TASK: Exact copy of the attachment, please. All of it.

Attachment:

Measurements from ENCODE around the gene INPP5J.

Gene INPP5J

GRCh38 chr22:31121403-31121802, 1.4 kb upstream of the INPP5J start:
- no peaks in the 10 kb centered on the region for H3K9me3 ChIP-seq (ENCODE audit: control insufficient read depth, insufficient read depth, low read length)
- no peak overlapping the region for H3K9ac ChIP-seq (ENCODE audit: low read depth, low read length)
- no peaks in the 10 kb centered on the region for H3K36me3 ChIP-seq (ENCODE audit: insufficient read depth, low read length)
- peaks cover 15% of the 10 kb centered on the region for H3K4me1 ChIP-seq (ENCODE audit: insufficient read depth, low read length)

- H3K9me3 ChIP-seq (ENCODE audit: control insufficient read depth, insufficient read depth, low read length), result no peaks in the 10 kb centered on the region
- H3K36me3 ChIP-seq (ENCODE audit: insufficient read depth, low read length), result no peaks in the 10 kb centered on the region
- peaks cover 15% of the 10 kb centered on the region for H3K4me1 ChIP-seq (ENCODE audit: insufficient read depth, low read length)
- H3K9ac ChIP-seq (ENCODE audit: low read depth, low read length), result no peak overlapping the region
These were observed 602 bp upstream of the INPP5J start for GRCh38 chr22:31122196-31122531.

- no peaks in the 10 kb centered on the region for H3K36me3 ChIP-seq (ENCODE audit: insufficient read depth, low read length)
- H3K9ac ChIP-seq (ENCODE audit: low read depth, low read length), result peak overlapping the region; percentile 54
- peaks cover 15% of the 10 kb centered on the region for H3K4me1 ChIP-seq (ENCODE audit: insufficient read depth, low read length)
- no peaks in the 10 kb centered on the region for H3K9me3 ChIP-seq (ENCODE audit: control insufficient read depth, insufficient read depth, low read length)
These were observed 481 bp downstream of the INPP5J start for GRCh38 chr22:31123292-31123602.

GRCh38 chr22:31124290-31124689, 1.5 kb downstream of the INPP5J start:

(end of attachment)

Measurements from ENCODE around the gene INPP5J.

Gene INPP5J

GRCh38 chr22:31121403-31121802, 1.4 kb upstream of the INPP5J start:
- no peaks in the 10 kb centered on the region for H3K9me3 ChIP-seq (ENCODE audit: control insufficient read depth, insufficient read depth, low read length)
- no peak overlapping the region for H3K9ac ChIP-seq (ENCODE audit: low read depth, low read length)
- no peaks in the 10 kb centered on the region for H3K36me3 ChIP-seq (ENCODE audit: insufficient read depth, low read length)
- peaks cover 15% of the 10 kb centered on the region for H3K4me1 ChIP-seq (ENCODE audit: insufficient read depth, low read length)

- H3K9me3 ChIP-seq (ENCODE audit: control insufficient read depth, insufficient read depth, low read length), result no peaks in the 10 kb centered on the region
- H3K36me3 ChIP-seq (ENCODE audit: insufficient read depth, low read length), result no peaks in the 10 kb centered on the region
- peaks cover 15% of the 10 kb centered on the region for H3K4me1 ChIP-seq (ENCODE audit: insufficient read depth, low read length)
- H3K9ac ChIP-seq (ENCODE audit: low read depth, low read length), result no peak overlapping the region
These were observed 602 bp upstream of the INPP5J start for GRCh38 chr22:31122196-31122531.

- no peaks in the 10 kb centered on the region for H3K36me3 ChIP-seq (ENCODE audit: insufficient read depth, low read length)
- H3K9ac ChIP-seq (ENCODE audit: low read depth, low read length), result peak overlapping the region; percentile 54
- peaks cover 15% of the 10 kb centered on the region for H3K4me1 ChIP-seq (ENCODE audit: insufficient read depth, low read length)
- no peaks in the 10 kb centered on the region for H3K9me3 ChIP-seq (ENCODE audit: control insufficient read depth, insufficient read depth, low read length)
These were observed 481 bp downstream of the INPP5J start for GRCh38 chr22:31123292-31123602.

GRCh38 chr22:31124290-31124689, 1.5 kb downstream of the INPP5J start: